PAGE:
literally means coiling, like a snake. In the classical
literature of hatha yoga kundalini is described as a
coiled serpent at the base of the spine. The image of
coiling, like a spring, conveys the sense of untapped
potential energy. Perhaps more meaningfully kundalini
can be described as a great reservoir of creative energy
at the base of the spine. It's not useful to sit with
our consciousness fixed in our head and think of
kundalini as a foreign force running up and down our
spine. Unfortunately the serpent image may serve to
accentuate this alien nature of the image. It's more
useful to think of kundalini energy as the very
foundation of our consciousness so when kundalini moves
through the sushumna and through our chakras our
consciousness necessarily changes with it.
concept of kundalini can also be examined from a
strictly psychological perspective. From this
perspective kundalini can be thought of as a rich source
of psychic or libidinous energy in our unconscious.
classical literature of Kashmir Shaivism kundalini is
described in three different manifestions. The first of
these is as the universal energy or para-kundalini.
The second of these is as the energizing function of the
body-mind complex or prana-kundalini. The third
of these is as consciousness or shakti-kundalini
which simultaneously subsumes and intermediates between
these two. Ultimately these three forms are the same but
understanding these three different forms will help to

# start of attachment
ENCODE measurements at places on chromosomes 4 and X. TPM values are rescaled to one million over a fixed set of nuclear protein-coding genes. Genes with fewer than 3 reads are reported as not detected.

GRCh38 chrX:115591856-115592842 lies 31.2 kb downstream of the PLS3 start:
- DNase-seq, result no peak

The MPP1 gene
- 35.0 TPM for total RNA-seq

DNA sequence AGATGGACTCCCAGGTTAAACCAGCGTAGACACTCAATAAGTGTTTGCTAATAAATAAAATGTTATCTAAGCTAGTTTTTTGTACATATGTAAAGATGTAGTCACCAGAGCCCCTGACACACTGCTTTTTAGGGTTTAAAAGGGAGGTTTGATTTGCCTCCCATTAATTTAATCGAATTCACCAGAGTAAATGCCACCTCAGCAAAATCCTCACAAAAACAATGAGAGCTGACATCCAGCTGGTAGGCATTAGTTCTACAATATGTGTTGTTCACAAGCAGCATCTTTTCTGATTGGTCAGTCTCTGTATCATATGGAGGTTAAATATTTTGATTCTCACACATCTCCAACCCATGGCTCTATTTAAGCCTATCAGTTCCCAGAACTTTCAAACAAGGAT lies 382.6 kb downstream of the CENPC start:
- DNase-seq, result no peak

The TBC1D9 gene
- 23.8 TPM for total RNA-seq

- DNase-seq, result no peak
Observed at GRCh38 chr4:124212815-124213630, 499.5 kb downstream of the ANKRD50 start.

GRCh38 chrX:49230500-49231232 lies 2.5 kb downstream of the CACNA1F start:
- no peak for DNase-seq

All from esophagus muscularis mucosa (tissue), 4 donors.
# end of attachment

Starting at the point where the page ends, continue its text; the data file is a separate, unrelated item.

understand the differerent manifestations of kundalini.
does kundalini have to do with spiritual enlightenment?
What is the goal of kundalini yoga?
we need a few concepts: In yogic anatomy the sushumna is
the central channel and conduit for the kundalini energy
that runs along our spine and up to the crown of our
head. Along this channel are placed additional channel
networks called chakras. These chakras are associated
with major aspects of our anatomy - for example our
throat, heart, solar plexus, and in turn these aspects
of our anatomy are related to aspects of our human
nature. According to the literature of kundalini yoga
our experience of these centers is limited due to knots
which restrict the flow of energy into these centers.
Three knots are particuarly important. The knot of Brahma
which restricts the center at the base of the spine. The
knot of Vishnu which restricts the heart center
and the knot of Rudra which restricts the center
between the eyebrows. These knots form an important
framework in yogic thinking and the stages toward
enlightenment are articulated in terms of breaking
through these knots in the yogic classic the Hatha
Yoga Pradipika as well as in some of the yoga
upanishads. Specifically, four stages of progress are
is associated with breaking the knot of Brahma
and the awakening of kundalini. Ghata is
associated with breaking the knot of Vishnu and
and with internal absorption. Parichaya the
absorption deepens and in Nishpatti the knot of Rudra
is pierced and the kundalini may ascend to the center at
the crown of the head. In this state transcendence is
integrated and, according to the yogic liteature, the
yogi has nothing more to attain.
these elaborate physiological decriptions aside, the
goal of kundalini yoga is the same as the goal of any
legimitate spiritual practice: To be liberated from the
limited bounds of the self-centered and alienated ego.
In kundalini yoga this is associated with internal
manifestations of the kundalini but the external
manifestations should be similar to any other
legitiimate spiritual practice.
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